Today, we’re proud to debut the first poster for Ramin Bahrani‘s drama, At Any Price. The film stars Dennis Quaid as an ambitious farmer whose rebellious son (Zac Efron) has aspirations to be a race car driver. An investigation into the family business brings the pair together in order to preserve their livelihood. I really enjoyed the film when I saw it at the Toronto International Film Festival, and I’m glad that it’s about to hit theaters.
Hit the jump to check out the poster. The film also stars Kim Dickens, Heather Graham, Clancy Brown, Chelcie Ross, Maika Monroe, Red West, Ben Marten, and Dan Waller. At Any Price opens in limited release on April 24th.
The first trailer for the drama At Any Price has been released online. Directed by Ramin Bahrani, the film stars Dennis Quad as an ambitious farmer who is a father to a rebellious son (Zac Efron) with aspirations of race car driving. An investigation into the family business brings the pair together in order to preserve their livelihood. The trailer makes the film come off as a tad melodramatic, but I’ve give it the benefit of the doubt on account of the bounty of positive reviews that surfaced after the film’s festival screenings. In his review, Matt called it “a thoughtful, rich exploration of how there’s not enough American Dream to go around.”
Hit the jump to watch the trailer. The film also stars Heather Graham and Kim Dickens. At Any Price opens on April 26th.
The American Dream is based on keeping the nuclear family intact and creating uninterrupted growth of property. Our families can always be closer, and we can always have more wealth. That’s the “dream” part, since families can’t stay close if some members expect to grow their independence, and acquiring more wealth usually means taking it away from somebody else. Ramin Bahrani‘s At Any Price doesn’t show the corruption of the American Dream; it shows the American Dream’s complexity. Set in the American heartland and revolving around farming—the industry our nation was built on, and one that still relies on family relationships—At Any Price is a thoughtful, rich exploration of how there’s not enough dream to go around.
Sony Pictures Classics has acquired the North American and Eastern European rights to director Ramin Bahrani’s At Any Price. Dennis Quaid stars as an ambitious farmer who is a father to a rebellious son (Zac Efron) with aspirations of race car driving. An investigation into the family business brings the pair together in order to preserve their livlihood.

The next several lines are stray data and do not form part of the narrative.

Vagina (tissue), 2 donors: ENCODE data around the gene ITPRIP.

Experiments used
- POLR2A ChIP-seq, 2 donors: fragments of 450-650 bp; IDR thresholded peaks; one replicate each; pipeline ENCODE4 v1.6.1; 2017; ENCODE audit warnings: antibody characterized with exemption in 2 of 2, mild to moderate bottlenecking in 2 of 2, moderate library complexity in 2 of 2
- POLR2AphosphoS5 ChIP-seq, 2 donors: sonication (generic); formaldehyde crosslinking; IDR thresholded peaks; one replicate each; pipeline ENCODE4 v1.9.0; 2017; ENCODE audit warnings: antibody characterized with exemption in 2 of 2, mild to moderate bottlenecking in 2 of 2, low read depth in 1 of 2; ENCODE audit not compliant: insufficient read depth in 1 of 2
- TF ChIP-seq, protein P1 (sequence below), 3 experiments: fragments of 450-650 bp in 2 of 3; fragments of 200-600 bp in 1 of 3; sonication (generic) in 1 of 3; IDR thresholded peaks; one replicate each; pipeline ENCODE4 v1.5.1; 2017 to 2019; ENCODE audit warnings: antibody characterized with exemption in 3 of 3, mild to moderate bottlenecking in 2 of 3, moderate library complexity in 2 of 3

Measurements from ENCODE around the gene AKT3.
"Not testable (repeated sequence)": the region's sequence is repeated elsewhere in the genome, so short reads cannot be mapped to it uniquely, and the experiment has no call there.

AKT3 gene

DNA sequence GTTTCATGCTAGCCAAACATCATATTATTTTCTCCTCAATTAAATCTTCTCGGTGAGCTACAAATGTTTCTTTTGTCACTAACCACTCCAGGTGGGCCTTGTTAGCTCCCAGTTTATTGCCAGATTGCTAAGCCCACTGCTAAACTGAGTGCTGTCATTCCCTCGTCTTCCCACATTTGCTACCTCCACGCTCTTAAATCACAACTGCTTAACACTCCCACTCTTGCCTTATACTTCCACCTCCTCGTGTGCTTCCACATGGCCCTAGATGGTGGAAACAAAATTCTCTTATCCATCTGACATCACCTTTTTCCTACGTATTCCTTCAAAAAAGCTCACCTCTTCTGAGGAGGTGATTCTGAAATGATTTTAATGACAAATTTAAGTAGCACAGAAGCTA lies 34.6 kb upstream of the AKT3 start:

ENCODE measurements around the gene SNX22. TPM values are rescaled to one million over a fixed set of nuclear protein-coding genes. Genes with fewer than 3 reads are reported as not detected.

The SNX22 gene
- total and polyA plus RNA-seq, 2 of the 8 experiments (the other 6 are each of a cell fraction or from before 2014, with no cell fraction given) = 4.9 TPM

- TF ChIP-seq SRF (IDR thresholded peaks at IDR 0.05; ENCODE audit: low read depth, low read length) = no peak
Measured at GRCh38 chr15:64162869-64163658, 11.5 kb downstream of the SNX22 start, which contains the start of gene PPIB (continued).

In other acquisition news, Drafthouse Films has picked up North American rights to Wrong, from Quentin Dupieux (Rubber). The picture centers on Dolph Springer (Jack Plotnick), a man embarking on a metaphysical journey to find his lost dog, while encountering strange characters along the way. Hit the jump for more on both projects.
We have a couple of casting bits to bring you tonight. First up, Melanie Laurent (Inglourious Basterds) has signed on to star opposite Jesse Eisenberg in the heist pic Now You See Me. Variety confirms Laurent’s place in the Louis Leterrier film which follows an FBI team as they track a group of the world’s greatest illusionists who rob banks and then “make it rain” on their audiences. Laurent can currently be seen alongside Ewan McGregor and Christopher Plummer in writer/director Mike Mills’ dramedy Beginners.
Next up, Treme‘s Kim Dickens has landed a role next to Dennis Quaid and Zac Efron in Killer Films’ Heartland. The pic tells the story of a father (Quaid) who wants nothing more than for his son (Efron) to take over the family’s Iowa-based seed business. Unfortunately for him, the son has his heart set on driving a race car. According to Deadline, Dickens will play the role of Efron’s mother, Irene. Dickens can next be seen on the silver screen in director Craig Brewer’s Footloose remake which hits theaters later this year on October 14th.
There’s a bitter pill to swallow in owning the Deadwood complete series on Blu-ray. One of the best shows ever to be on television, Deadwood ends unceremoniously. There is no sense of closure, there is no sense of a finished narrative – creator David Milch gets a twenty minute segment on the set to talk about the end of the show and expresses nothing but frustration about the show’s demise. He tries to intellectualize it, but struggles to come to grips with the euthanasia HBO performed. Alas, with an existing set and the cast of characters Deadwood had it was not a cheap show, and where The Wire was able to struggle against low ratings Deadwood fell because it never exceeded its modest but committed fanbase. But Deadwood is one of the best shows ever put to television, and I come here not to mourn its end, but celebrate its greatness. My review of Deadwood: The Complete Series on Blu-ray follows after the jump.
Treme is the new HBO drama series set in post-Katrina New Orleans. From executive producer David Simon (best known for his work on The Wire), the 10-episode first season follows musicians (Wendell Pierce), chefs (Kim Dickens), Mardi Gras Indians (Clark Peters) and ordinary New Orleanians (including Khandi Alexander, Steve Zahn, Melissa Leo and John Goodman), as they try to rebuild their lives, their homes and their unique culture in the aftermath of the 2005 hurricane and the levee failure that caused the near-death of an American city.
At its heart, Treme, named for the New Orleans neighborhood where jazz was invented, is a series about the people and the culture that survived and, at times, it is so authentic and raw that you forget you’re watching actors merely speaking from a script.
We recently spoke to show co-creator/writer David Simon, about his passion for the unique and eccentric city, how he sees it taking four or five years to tell the story of these characters on Treme and how he could never work in network television. Check out what he had to say after the jump: